Moscow mayor orders all residents to stay at home
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Moscow's mayor announced strict isolation rules for the city from Monday, the latest in a series of measures introduced in Russia to fight the spread of the coronavirus.
The new restrictions would apply to all the city's residents, regardless of age, mayor Sergei Sobyanin said in a statement Sunday.
"The extremely negative turn of events that we see in the largest cities in Europe and the USA causes great concern for the life and health of our citizens," Sobyanin said introducing the new rules.
Residents of the capital will only be allowed to leave their homes in the case of a medical emergency, to travel to jobs judged essential by the authorities, and shop for food or medicines, the statement read.
Previously, only Muscovites over the age of 65 were under orders to remain in their homes under rules that came into force last Monday.
People will be allowed to take out trash and walk their dogs within a 100-metre radius of their homes, Sunday's order said.
Muscovites exempt from the rules would be issued with a special pass by city authorities in the coming days, Sobyanin added.
The new isolation rules would be policed by a "smart system of monitoring compliance," in what appeared to be a reference to a vast system of facial-recognition cameras in Moscow.
"Gradually, but steadily, we will tighten the control necessary in this situation," said Sobyanin.
- Increasingly stringent measures -
The new isolation measures will come into force the same day as Russia's borders close as part of increasingly stringent measures to stop the spread of the coronavirus.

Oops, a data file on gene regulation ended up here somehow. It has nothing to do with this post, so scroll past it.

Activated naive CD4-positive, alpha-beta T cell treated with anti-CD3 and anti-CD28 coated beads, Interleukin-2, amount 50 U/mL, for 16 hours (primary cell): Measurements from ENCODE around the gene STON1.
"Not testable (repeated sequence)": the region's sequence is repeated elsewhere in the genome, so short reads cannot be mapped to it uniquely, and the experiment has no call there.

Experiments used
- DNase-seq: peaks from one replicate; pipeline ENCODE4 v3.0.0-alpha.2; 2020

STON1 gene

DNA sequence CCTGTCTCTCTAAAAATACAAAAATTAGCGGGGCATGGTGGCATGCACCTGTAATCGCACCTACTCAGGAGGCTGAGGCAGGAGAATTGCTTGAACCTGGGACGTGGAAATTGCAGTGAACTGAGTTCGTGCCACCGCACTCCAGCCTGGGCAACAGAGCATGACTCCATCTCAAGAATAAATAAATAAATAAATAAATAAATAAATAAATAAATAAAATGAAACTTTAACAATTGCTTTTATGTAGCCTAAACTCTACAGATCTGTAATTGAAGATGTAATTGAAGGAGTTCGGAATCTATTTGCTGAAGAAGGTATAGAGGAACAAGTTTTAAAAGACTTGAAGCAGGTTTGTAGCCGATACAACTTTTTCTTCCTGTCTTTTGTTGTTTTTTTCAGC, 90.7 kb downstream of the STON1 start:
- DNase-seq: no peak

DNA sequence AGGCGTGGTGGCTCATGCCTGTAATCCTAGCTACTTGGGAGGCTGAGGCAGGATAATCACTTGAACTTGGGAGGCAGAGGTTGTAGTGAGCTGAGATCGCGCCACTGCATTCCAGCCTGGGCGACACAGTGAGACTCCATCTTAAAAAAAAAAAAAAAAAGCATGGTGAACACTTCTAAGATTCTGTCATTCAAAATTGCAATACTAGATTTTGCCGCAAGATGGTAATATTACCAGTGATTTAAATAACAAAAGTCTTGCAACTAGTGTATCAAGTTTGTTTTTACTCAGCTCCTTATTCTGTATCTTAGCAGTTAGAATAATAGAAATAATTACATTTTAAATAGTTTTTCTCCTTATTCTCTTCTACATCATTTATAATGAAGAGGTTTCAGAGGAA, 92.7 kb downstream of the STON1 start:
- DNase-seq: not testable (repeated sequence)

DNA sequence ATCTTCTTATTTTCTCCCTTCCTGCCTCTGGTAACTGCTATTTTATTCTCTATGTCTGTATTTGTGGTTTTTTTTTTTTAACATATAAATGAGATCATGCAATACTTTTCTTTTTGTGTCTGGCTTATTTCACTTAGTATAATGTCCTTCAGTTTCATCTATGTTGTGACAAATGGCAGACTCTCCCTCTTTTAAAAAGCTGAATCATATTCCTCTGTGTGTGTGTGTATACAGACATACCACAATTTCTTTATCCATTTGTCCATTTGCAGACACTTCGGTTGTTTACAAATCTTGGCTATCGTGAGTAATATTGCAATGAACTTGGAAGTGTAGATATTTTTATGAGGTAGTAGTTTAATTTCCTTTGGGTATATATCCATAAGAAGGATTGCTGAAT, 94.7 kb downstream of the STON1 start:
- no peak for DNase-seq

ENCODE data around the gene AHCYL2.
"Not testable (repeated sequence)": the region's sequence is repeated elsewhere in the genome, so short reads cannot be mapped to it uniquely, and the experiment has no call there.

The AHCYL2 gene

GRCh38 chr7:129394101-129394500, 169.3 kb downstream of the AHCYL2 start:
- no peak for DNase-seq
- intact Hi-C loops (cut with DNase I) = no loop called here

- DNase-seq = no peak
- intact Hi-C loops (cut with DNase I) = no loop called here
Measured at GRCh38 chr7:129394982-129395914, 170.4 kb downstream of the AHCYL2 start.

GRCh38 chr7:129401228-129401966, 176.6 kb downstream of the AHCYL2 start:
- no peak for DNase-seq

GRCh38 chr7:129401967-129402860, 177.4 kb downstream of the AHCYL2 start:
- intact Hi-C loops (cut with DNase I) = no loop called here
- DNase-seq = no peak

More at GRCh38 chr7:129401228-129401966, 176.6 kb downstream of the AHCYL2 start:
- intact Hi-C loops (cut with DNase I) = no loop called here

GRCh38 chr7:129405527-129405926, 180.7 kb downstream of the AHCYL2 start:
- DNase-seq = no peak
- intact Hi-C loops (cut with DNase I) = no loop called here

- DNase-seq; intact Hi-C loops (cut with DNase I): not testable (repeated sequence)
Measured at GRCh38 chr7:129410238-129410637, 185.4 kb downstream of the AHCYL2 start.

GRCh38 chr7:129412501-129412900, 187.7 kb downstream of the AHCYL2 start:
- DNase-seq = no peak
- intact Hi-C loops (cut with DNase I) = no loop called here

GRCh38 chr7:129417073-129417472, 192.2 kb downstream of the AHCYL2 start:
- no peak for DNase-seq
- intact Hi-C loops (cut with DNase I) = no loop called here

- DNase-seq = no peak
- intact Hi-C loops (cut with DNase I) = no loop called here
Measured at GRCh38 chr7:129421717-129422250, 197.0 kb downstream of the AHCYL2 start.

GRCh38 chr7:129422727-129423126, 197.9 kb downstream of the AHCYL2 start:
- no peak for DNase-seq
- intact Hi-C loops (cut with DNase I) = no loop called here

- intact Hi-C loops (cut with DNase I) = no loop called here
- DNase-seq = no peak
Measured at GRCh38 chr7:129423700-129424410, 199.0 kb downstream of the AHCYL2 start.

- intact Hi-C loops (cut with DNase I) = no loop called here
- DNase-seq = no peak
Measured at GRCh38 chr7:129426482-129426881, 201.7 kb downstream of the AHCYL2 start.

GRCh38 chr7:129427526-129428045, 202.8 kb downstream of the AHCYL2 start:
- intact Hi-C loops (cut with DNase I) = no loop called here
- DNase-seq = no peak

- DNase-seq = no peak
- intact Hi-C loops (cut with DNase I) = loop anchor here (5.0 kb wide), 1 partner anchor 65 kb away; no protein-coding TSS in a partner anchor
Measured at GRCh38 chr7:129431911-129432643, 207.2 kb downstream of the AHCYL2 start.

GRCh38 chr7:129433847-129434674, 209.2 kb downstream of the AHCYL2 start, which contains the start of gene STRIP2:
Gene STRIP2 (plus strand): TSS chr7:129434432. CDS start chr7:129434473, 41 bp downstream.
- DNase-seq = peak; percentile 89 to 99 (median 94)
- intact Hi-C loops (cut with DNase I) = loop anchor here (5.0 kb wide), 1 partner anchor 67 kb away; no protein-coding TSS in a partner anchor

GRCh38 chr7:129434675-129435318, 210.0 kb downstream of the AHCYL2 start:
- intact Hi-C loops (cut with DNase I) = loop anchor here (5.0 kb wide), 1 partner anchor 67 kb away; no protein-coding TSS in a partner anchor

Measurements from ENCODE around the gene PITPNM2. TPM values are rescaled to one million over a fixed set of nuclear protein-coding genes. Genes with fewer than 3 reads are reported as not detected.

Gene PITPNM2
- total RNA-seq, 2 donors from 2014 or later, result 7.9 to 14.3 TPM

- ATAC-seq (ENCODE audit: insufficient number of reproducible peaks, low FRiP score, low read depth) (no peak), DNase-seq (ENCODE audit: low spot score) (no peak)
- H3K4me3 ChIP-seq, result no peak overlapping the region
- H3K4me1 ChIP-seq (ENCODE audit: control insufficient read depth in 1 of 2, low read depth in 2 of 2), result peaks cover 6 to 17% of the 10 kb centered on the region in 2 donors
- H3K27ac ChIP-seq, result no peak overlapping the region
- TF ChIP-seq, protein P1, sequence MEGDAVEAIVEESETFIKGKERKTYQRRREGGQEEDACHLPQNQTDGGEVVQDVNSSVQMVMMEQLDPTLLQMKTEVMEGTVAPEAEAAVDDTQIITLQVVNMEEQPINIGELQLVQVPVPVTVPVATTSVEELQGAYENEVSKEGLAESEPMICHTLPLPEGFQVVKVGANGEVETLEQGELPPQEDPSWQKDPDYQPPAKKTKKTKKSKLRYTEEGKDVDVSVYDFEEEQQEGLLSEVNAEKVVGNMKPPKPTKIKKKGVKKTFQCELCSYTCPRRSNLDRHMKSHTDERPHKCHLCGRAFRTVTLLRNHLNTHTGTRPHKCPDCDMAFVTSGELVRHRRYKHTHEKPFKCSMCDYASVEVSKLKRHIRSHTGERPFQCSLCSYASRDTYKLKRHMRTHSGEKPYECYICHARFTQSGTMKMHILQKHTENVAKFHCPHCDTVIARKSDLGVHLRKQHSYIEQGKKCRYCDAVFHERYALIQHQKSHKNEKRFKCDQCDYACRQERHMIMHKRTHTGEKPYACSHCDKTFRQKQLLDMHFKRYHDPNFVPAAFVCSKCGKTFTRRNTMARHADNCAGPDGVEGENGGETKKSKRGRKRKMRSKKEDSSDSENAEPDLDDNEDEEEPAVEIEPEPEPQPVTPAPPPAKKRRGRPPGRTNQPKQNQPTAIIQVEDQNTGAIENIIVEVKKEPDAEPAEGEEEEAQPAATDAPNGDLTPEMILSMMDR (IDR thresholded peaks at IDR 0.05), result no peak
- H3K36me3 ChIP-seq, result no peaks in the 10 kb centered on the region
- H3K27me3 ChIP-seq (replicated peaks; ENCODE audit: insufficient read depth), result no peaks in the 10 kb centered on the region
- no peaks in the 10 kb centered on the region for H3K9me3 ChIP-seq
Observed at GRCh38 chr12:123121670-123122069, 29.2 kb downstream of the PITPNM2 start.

Health officials registered 1,534 cases of coronavirus and eight deaths, according to Sunday's official tally, with more than one thousand infections in the capital.
The streets of Moscow were eerily quiet on Saturday following the closure of all non-essential shops, including restaurants and cafes, as part of preventative measures.
"Many people think we are far away from what's happening in Spain or Italy," Anastasia, a 25-year-old Muscovite told AFP. "But it can happen to us too on the same scale."
The country closed its borders to foreigners last week and grounded all international flights on Thursday as part of tighter measures to slow the spread of COVID-19 in Russia.
In a rare televised address on Wednesday, President Vladimir Putin announced that Russians would not be required to go to work next week, to help slow the spread of the virus.
He also postponed an upcoming public vote on constitutional reforms that would allow him to stay in power until 2036, a move critics said was a pretext to allow him to be "president for life".
Putin also unveiled a series of measures to support Russians and boost the economy, including breaks on consumer loans and mortgage payments.
Sobyanin on Sunday said that due to new measures in Russia's largest city "unfortunately, many Muscovites will lose their jobs".
But he also promised that anyone who becomes unemployed as a result of the restrictions would receive 19,500 rubles ($247) per month.
"Take care of yourself and your neighbours," said the mayor. "Please stay home."
© 2020 AFP